Biden won the SC primary by a much larger than expected margin of nearly 30% (vs. 15% seen in RCP polls on Sat) w/ 48.4% of total votes followed by Sanders at 19.9%, and Steyer at 11.3%. Incorporating SC results, 538’s primary model continues to forecast a brokered convention (more below) as the most likely outcome at 59% chance (+7% vs. pre-SC) while Sanders’ odds declined to 27% (-5%) and Biden’s declined to 14% (-2%). Given 34% of delegates up for grabs in 16 contests on Super Tuesday, we think the results here will go a long way toward indicating whether there is a viable path for any of the top candidates to win a majority of votes OR whether Dems are looking at a Convention battle in July. From a stock perspective, Biden’s win in SC is clearly favorable for MCOs but we expect the next major move in the group is more likely to occur post Super Tuesday.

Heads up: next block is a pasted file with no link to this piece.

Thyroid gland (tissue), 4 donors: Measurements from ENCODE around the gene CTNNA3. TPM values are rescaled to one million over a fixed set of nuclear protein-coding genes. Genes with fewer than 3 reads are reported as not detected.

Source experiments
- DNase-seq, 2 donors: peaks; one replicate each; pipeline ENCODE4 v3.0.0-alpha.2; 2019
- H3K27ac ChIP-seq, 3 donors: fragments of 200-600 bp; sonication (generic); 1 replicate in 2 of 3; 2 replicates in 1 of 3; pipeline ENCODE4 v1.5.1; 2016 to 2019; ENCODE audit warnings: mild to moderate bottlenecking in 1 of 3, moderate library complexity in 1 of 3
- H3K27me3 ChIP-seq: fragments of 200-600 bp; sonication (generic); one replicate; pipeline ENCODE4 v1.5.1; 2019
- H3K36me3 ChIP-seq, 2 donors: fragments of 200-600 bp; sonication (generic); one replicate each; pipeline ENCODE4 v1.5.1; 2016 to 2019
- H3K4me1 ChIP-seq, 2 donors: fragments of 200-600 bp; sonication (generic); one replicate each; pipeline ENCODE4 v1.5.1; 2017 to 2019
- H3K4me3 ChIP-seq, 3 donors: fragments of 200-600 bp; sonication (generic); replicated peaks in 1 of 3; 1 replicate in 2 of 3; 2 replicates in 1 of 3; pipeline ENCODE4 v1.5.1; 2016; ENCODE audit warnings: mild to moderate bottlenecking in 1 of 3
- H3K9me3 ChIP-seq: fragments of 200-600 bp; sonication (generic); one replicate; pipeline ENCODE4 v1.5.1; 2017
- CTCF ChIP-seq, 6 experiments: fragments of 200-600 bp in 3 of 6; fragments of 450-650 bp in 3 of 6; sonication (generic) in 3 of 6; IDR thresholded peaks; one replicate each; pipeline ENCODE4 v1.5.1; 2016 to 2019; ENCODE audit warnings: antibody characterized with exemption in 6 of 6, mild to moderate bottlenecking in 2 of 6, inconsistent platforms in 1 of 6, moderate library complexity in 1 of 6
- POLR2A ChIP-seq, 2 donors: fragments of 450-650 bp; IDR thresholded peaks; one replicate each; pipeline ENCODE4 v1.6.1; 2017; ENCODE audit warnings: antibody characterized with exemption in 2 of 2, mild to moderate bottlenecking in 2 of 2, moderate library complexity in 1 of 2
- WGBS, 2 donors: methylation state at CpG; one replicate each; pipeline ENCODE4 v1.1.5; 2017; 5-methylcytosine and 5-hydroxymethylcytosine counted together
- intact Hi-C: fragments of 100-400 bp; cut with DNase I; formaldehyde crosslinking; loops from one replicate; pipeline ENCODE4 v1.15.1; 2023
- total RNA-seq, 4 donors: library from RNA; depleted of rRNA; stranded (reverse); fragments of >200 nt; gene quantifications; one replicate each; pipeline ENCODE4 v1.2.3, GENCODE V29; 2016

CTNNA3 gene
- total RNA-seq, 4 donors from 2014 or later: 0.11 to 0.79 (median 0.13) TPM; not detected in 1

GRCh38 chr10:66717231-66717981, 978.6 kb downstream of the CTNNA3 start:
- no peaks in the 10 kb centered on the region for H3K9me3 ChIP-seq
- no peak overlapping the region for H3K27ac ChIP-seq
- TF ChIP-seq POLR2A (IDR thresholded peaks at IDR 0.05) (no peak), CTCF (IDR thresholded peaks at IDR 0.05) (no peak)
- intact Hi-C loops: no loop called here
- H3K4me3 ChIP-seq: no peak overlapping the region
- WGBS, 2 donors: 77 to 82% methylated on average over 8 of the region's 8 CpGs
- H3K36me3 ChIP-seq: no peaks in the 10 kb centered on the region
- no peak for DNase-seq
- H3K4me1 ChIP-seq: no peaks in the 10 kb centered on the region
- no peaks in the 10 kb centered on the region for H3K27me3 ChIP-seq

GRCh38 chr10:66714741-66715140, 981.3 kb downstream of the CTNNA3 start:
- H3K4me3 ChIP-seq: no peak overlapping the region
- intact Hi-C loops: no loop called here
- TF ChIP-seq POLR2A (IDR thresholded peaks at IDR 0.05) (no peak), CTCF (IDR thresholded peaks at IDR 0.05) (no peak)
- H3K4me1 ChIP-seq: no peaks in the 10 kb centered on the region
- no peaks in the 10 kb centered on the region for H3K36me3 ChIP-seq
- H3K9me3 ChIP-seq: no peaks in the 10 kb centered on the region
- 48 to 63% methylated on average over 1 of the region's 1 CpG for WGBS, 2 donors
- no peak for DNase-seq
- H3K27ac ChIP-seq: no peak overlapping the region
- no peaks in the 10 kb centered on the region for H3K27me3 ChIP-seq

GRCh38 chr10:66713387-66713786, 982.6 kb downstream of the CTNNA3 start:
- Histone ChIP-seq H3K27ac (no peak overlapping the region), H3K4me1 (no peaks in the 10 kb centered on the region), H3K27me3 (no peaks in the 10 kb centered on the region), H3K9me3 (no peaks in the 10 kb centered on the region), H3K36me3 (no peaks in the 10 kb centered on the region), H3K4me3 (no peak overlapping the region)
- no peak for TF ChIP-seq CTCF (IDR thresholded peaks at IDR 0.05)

The Iowa Democratic Party (IDP) released the first look at results from the IA Caucuses and currently Buttigieg leads (26.9% of SDEs) trailed closely by Sanders (25.1%) with Warren (18.3%), Biden (15.6%), and Klobuchar (12.6%) rounding out what appears to be the top candidates, see exhibit 1 on page 2 for more. We note that Sanders currently leads both First and Final Alignment votes but not SDEs. Compared with polls leading up to the IA caucus Biden is underperforming, Buttigieg/Warren are outperforming, and Sanders/Klobuchar are ~in-line. While nice to get some information regarding last night, the race is too tight and too many precincts are unreported to declare a winner (38% of precincts are unreported / 36.1% of SDEs are unassigned). Complicating matters more, the IDP has not committed to a timeframe for the next data release which may further reduce the relevance of Iowa’s outcome/increase the importance of NH, especially if the IDP releases data after the NH primary on 02/11.